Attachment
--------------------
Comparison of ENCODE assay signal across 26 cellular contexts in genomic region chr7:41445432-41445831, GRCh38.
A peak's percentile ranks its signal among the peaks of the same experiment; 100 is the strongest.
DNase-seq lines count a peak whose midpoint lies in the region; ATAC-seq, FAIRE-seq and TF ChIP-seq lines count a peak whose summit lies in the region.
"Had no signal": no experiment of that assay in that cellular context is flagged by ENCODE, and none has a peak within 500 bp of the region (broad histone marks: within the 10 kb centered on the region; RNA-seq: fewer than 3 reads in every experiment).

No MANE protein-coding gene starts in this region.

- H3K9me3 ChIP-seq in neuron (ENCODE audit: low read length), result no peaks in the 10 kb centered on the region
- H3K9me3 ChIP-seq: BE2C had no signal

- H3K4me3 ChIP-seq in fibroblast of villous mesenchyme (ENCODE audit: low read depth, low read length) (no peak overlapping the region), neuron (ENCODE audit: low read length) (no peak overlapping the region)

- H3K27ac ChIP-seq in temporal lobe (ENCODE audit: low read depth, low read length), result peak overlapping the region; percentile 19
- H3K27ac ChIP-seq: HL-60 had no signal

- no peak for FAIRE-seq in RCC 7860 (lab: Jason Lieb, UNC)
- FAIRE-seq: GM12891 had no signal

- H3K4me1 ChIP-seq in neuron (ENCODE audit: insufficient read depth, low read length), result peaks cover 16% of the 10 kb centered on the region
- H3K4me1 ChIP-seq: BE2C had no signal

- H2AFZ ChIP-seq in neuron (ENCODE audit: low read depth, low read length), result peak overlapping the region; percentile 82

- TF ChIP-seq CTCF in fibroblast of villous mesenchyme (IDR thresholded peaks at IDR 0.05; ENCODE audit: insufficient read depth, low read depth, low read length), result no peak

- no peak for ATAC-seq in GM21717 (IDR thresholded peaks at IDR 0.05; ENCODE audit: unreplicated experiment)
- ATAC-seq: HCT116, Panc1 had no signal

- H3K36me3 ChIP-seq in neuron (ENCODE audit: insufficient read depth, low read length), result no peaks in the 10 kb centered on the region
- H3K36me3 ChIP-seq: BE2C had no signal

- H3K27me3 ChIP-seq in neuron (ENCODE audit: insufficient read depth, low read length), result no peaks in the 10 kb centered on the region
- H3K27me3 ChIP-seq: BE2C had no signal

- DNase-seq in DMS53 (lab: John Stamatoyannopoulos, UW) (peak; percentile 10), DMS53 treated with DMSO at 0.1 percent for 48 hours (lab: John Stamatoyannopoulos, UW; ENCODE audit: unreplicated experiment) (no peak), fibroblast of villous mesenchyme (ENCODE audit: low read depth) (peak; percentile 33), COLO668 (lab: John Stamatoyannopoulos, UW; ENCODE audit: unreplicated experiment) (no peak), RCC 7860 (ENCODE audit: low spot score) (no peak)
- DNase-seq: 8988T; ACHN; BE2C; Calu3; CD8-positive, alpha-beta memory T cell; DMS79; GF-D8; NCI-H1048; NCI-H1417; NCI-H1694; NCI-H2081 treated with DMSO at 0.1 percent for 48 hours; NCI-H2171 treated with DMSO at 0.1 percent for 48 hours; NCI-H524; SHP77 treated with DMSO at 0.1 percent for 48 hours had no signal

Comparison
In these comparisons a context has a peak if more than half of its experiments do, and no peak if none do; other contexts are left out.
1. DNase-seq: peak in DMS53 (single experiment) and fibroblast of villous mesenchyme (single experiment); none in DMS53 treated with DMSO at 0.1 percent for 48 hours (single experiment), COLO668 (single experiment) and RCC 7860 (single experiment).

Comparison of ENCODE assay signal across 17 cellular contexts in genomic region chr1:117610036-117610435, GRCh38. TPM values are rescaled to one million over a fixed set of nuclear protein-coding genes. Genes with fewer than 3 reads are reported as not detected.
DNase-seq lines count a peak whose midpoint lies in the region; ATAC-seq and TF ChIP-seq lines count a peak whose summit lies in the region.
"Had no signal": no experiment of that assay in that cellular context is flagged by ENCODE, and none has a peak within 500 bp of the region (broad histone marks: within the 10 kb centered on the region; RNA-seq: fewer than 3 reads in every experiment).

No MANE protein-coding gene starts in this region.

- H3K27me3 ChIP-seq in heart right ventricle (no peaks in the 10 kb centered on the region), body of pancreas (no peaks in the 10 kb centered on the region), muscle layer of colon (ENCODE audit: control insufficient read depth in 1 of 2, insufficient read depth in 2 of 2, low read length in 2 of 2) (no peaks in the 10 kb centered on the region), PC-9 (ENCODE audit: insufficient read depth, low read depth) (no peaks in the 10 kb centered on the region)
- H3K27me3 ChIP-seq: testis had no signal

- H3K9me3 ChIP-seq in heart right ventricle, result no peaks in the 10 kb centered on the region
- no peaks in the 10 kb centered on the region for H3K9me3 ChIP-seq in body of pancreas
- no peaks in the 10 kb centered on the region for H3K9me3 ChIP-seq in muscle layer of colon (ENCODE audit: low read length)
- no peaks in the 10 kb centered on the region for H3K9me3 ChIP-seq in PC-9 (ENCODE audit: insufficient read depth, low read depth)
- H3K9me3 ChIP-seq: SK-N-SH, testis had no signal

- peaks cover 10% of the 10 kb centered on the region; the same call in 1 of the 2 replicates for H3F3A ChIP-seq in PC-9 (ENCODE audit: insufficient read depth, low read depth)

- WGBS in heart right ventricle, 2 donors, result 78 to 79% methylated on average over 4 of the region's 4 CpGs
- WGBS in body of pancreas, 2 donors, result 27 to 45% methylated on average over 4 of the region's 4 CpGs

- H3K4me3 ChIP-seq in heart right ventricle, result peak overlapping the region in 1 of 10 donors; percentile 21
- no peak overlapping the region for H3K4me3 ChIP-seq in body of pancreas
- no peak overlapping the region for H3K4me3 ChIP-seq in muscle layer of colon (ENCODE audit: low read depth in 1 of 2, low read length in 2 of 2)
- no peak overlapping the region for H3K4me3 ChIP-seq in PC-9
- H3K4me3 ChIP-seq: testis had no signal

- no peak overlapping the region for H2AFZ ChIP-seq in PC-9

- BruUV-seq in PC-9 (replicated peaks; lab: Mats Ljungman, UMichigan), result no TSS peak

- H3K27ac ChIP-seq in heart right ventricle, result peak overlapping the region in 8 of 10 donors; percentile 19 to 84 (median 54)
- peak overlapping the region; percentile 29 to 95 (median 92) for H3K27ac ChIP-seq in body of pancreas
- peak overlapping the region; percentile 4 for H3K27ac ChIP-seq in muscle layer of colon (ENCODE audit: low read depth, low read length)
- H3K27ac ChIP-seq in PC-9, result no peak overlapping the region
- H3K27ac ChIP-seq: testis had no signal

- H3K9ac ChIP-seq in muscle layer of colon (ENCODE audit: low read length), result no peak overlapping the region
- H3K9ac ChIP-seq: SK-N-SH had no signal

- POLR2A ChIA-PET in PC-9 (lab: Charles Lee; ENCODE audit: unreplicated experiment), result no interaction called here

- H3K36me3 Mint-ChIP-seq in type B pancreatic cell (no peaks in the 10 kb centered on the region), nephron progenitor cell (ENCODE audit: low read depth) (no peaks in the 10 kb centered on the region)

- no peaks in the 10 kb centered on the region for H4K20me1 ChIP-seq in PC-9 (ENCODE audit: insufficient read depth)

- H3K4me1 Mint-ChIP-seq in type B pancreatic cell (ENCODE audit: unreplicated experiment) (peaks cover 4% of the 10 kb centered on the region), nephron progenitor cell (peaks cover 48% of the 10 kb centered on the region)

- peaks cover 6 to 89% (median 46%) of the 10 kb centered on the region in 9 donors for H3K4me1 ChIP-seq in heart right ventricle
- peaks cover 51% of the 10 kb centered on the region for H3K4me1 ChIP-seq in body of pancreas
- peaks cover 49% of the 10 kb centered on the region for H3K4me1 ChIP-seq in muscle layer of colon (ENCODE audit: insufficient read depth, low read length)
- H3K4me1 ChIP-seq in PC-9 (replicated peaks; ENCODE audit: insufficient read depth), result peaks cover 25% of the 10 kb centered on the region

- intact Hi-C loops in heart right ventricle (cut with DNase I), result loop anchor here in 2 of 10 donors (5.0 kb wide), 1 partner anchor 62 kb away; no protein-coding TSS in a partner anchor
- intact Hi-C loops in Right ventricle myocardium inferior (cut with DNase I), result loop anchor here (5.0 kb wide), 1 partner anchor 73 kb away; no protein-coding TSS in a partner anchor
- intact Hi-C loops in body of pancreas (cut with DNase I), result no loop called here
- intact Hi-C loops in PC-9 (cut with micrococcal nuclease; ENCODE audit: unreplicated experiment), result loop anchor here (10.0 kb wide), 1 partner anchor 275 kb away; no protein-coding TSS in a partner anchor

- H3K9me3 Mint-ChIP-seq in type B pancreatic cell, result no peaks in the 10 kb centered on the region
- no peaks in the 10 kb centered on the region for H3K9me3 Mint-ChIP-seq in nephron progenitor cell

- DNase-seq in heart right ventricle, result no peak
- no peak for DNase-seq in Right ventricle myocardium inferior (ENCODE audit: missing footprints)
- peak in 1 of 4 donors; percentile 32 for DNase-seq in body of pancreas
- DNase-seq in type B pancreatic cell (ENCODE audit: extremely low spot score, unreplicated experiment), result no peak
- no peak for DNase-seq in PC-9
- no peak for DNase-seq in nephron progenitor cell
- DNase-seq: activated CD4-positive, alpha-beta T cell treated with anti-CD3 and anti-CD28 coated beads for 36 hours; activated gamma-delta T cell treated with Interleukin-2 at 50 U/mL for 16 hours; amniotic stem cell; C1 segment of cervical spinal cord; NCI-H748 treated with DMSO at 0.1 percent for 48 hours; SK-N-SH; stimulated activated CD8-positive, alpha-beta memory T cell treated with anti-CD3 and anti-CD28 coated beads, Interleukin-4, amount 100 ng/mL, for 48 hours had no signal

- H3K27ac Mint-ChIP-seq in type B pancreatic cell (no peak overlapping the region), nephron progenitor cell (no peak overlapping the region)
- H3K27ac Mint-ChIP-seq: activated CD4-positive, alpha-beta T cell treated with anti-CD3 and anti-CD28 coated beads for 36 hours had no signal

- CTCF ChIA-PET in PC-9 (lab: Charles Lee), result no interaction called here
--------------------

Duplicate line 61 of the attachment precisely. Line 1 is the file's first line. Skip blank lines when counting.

- peaks cover 51% of the 10 kb centered on the region for H3K4me1 ChIP-seq in body of pancreas